Divorce and separation often have implications for more than just the romantic couple, especially when children are involved. Indeed, close family members, including the individuals’ parents, may be impacted by the divorce. For grandparents of children involved in a divorce, knowing one’s rights can be complicated. While most parents will agree to allow grandparents to have visitation rights with their grandchildren, in some cases, visitation may be denied. When this is the case, what rights does a grandparent have when it comes to seeking visitation with their grandchild?

At the law office of Lovenberg & Associates, P.C., our Massachusetts family law lawyers can help you to understand the basics of grandparents’ rights in our state. Reach out to us today to learn more.

When Can a Grandparent Petition the Court for Visitation with Their Grandchild?

In the majority of cases, grandparents and parents can agree about visitation without going to court; it is rare that a parent wants to completely deny a grandparent the right to see their grandchild. However, it does happen. For example, a parent may believe that a grandparent is a bad influence on the child and deny visitation as such, or may deny visitation as a way to “punish” the family of their ex-partner. In any case, if visitation is denied, it’s important that a grandparent understand when they are legally allowed to petition the court for visitation with their grandchild.

As found in Massachusetts General Laws Section 39D: Visitation rights to certain grandparents of minor children; place to file petition, a grandparent can file a petition with the court requesting visitation with their grandchild when:

  • The parents of the child are divorce;
  • The parents of the child are living apart;
  • The parents are married but there is a temporary order of separate support in effect;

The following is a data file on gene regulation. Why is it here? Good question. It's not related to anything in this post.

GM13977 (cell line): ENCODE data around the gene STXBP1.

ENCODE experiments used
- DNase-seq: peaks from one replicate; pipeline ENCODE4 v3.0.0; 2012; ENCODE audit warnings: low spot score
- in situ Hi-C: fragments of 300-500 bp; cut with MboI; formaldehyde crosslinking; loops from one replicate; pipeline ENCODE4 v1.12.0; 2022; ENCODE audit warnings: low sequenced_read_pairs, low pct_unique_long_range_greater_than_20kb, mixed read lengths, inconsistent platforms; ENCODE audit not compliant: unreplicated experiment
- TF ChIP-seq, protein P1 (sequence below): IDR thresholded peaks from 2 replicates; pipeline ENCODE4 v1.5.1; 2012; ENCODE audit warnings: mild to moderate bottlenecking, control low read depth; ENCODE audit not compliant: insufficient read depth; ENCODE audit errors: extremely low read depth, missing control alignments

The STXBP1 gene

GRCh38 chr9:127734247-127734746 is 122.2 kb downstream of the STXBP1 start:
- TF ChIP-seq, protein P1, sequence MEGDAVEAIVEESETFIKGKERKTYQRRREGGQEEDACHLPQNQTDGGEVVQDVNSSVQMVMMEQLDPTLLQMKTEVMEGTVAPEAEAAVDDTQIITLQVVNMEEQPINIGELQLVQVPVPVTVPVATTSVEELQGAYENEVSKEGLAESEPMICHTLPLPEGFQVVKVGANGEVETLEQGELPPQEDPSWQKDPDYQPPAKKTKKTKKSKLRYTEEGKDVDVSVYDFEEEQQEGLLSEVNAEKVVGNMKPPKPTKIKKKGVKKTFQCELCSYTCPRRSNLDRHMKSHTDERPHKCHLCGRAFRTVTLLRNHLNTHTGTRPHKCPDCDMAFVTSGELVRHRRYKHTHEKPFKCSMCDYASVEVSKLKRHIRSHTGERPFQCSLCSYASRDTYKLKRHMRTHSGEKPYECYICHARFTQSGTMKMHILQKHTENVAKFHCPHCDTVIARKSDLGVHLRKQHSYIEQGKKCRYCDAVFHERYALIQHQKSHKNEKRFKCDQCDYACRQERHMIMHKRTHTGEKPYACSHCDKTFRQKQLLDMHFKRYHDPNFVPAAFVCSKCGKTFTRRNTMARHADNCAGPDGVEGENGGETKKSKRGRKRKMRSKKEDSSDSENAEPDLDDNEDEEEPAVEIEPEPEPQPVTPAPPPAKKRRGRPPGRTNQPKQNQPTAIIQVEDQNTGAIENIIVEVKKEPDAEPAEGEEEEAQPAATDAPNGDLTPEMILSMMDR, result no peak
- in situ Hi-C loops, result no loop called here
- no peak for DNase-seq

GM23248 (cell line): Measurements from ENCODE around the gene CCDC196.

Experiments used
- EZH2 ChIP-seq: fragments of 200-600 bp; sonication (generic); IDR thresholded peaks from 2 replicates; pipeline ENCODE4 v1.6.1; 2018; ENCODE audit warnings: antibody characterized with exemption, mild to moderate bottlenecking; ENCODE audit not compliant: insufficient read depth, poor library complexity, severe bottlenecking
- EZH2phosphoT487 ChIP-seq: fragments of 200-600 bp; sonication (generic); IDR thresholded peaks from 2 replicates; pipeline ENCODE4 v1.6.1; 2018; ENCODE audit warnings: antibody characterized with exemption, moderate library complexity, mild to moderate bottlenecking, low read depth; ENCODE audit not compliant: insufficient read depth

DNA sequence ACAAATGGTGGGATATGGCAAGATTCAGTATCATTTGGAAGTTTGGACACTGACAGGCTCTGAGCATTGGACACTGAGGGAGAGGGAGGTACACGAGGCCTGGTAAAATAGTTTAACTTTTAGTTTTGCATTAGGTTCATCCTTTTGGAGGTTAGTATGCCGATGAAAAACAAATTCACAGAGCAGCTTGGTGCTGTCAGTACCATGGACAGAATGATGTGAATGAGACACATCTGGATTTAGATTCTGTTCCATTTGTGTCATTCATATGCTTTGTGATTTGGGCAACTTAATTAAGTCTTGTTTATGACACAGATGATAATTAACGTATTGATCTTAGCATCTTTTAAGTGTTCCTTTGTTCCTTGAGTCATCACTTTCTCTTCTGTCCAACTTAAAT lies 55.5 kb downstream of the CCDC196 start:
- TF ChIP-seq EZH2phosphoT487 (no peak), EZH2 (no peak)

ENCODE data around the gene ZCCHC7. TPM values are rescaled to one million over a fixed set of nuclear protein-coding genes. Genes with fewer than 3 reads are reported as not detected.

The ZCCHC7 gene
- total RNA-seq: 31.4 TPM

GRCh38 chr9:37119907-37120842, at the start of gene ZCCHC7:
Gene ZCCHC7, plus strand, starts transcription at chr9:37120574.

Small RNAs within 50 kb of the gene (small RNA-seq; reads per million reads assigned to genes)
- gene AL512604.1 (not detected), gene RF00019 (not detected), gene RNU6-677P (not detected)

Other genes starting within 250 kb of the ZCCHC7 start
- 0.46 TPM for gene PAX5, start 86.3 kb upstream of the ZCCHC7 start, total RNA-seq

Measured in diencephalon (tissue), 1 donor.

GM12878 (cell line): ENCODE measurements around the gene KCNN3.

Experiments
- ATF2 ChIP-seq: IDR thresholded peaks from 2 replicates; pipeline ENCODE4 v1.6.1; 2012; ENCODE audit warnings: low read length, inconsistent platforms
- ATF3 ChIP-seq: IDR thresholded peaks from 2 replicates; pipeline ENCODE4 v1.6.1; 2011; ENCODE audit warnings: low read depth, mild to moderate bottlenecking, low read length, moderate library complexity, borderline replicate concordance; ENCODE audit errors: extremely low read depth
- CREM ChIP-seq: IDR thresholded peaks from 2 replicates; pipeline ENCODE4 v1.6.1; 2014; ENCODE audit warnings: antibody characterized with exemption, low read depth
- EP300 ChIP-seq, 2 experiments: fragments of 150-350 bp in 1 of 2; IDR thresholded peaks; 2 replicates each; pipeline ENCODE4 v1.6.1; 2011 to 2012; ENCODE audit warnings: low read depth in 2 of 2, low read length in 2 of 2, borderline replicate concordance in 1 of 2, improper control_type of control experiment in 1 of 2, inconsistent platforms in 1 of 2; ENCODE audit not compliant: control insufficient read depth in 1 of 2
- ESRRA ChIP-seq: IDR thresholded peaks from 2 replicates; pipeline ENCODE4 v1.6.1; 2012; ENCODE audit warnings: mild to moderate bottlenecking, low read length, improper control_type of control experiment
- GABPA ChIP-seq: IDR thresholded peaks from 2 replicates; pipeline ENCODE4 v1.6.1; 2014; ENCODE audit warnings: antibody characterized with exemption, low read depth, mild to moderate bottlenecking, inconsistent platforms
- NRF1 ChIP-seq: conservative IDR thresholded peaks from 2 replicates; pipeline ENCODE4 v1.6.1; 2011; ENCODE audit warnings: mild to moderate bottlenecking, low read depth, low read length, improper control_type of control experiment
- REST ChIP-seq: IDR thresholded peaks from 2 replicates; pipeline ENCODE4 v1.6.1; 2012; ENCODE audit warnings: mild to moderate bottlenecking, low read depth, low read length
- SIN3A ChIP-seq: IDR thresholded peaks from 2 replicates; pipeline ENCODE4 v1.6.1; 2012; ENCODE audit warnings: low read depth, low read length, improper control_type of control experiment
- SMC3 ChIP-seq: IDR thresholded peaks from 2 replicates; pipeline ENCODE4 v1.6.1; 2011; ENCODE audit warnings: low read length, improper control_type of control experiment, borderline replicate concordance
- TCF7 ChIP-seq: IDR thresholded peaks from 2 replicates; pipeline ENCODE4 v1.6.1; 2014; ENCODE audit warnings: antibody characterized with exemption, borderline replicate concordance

• Either or both parents of the child have died; or
  • The child was born out of wedlock (if there has been an order of paternity issued, both grandparents can seek visitation; if there has been no order of paternity, only the maternal grandparents maintain the right to seek visitation).

Proving that Visitation Is Within the Child’s Best Interests

Assuming that your situation satisfies one of the criteria listed above, you may file a petition for visitation with the court. However, the case does not end there – you must prove that visitation will be within the child’s best interests, or that there will be significant harm to the child if visitation is not granted. In order to prove these elements, it’s important that you come prepared to your hearing with evidence of the relationship that existed between you and your grandchild prior to the separation/death/etc., an explanation as to why that relationship has been terminated/interrupted, and any other evidence that shows how spending time with you will be within the child’s best interests or mitigate harm to your grandchild’s safety, welfare, or health.

Our Family Law Lawyers Can Help

At the office of Lovenberg & Associates, P.C., we understand the unique and special relationship that grandparents maintain with their grandchildren. If your right to see your grandchild has been revoked by your grandchild’s parents, please call our Massachusetts family law lawyers to learn more about how we can help. Reach us online or at (617) 973-9950 to get started.